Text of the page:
Just in case you've been wondering if I've turned into a charaben-making mom, here is one to prove to you I haven't! I like to make special event cute bento because they're fun and it's a challenge, but for everyday bentomaking I can't (don't want to) keep that up. My main purpose when I started making bento for my kids was to provide healthy and varied, nutritious meals to sustain them throughout the day. This is still the most important objective. The bento box serves as a means to quickly and visually determine whether a range of food groups, colors and textures is present. This bento, besides being non-kawaii, is also non-cook, meaning it's a double quick one. I used leftover chicken and tossed with spinach, marinated artichoke hearts, cherry tomatoes and sunflower seeds. I added a few carved carrots, grapes and sliced golden plums, and that's it. If you really need to add something cute, a few panda picks will do the trick.
Since I saved so much time with that one, I could take more time for the next one. For TinySprite I had made a batch of mini whole wheat pancakes made with pumpkin puree and evaporated milk (they come out fluffy that way), and decided to make ham and cream cheese mini sandwiches with them. Cute right? I even tried to make a bear-shaped one to add a carrot face to. The rest of her bento contains the usual: broccoli, peapods, carrots, tomato, grapes and plum. And that's it for the last double bento of the week. So there; just remember -- they don't all have to be kawaii. Yippee!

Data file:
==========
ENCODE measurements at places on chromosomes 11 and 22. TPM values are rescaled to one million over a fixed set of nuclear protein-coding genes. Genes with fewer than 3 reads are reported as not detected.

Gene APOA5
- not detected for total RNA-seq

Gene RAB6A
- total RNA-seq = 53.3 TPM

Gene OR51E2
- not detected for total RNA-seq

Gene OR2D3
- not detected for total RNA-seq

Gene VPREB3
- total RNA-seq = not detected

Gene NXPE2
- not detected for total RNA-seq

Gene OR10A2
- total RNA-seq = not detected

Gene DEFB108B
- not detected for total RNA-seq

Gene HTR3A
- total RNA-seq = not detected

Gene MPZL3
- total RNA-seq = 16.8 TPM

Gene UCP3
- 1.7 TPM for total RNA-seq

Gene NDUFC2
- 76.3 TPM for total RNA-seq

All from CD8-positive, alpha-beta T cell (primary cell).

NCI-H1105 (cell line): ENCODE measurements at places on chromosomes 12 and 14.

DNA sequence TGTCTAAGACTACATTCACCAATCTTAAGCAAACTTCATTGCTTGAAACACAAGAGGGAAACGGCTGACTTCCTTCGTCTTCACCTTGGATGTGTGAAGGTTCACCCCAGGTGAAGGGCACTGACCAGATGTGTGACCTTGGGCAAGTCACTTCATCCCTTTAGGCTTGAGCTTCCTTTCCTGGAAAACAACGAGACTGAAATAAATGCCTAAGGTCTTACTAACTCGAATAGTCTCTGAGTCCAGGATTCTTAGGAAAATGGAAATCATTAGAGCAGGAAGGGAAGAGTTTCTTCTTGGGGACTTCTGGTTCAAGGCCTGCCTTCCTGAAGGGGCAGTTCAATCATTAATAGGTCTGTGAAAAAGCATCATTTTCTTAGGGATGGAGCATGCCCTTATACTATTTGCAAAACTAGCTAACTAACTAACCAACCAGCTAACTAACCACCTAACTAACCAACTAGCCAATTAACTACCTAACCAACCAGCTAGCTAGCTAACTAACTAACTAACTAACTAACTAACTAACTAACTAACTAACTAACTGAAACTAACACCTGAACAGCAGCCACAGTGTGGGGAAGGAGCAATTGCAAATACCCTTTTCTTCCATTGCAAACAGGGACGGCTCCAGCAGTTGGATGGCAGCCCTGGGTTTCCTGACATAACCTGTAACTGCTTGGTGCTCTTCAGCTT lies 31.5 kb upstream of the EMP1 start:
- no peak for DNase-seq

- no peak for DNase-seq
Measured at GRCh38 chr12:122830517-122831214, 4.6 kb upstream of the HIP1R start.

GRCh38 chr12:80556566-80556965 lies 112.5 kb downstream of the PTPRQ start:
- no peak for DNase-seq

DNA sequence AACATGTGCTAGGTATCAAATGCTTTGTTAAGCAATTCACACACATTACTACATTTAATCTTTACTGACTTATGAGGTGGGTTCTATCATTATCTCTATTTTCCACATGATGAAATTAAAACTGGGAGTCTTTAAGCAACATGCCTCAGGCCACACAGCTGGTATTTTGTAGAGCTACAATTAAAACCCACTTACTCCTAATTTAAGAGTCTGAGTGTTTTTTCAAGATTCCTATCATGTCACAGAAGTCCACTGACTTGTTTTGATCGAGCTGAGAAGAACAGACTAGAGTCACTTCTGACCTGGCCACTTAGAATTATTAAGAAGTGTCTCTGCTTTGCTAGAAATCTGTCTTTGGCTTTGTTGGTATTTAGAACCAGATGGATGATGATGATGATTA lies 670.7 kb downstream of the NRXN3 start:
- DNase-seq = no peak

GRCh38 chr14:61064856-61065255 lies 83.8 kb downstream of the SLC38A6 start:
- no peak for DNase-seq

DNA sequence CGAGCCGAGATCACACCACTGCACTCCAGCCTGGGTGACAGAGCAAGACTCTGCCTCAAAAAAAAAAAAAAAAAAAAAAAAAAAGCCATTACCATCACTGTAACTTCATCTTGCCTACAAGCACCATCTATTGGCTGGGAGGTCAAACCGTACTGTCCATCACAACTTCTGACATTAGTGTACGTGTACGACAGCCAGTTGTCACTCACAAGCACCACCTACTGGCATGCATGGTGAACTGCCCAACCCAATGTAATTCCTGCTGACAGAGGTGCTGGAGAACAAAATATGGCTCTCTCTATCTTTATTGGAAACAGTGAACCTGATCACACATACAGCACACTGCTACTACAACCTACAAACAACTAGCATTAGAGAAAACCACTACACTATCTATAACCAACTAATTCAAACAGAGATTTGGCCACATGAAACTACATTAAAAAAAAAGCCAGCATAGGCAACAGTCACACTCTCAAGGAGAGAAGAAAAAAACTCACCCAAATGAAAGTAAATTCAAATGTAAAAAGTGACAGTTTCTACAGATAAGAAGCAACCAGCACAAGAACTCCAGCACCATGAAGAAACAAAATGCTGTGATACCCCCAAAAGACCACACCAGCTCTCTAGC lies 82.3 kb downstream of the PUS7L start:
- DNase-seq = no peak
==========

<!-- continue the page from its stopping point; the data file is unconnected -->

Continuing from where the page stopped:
I am a former research scientist turned stay-at-home-mom of 2 who got started with bento in an effort to help my kids learn that eating healthy and nutritious foods can be fun and cute. I make a bento lunch for my 11yo (6th grader) son & my 7yo (2nd grader) daughter every school day, and post the pictures on my sherimiya ♥ flickr photostream. Here in this blog is where I describe each bento, and you'll also get a peek inside our family adventures. Thanks for taking a look, and please let me know what you think ^-^!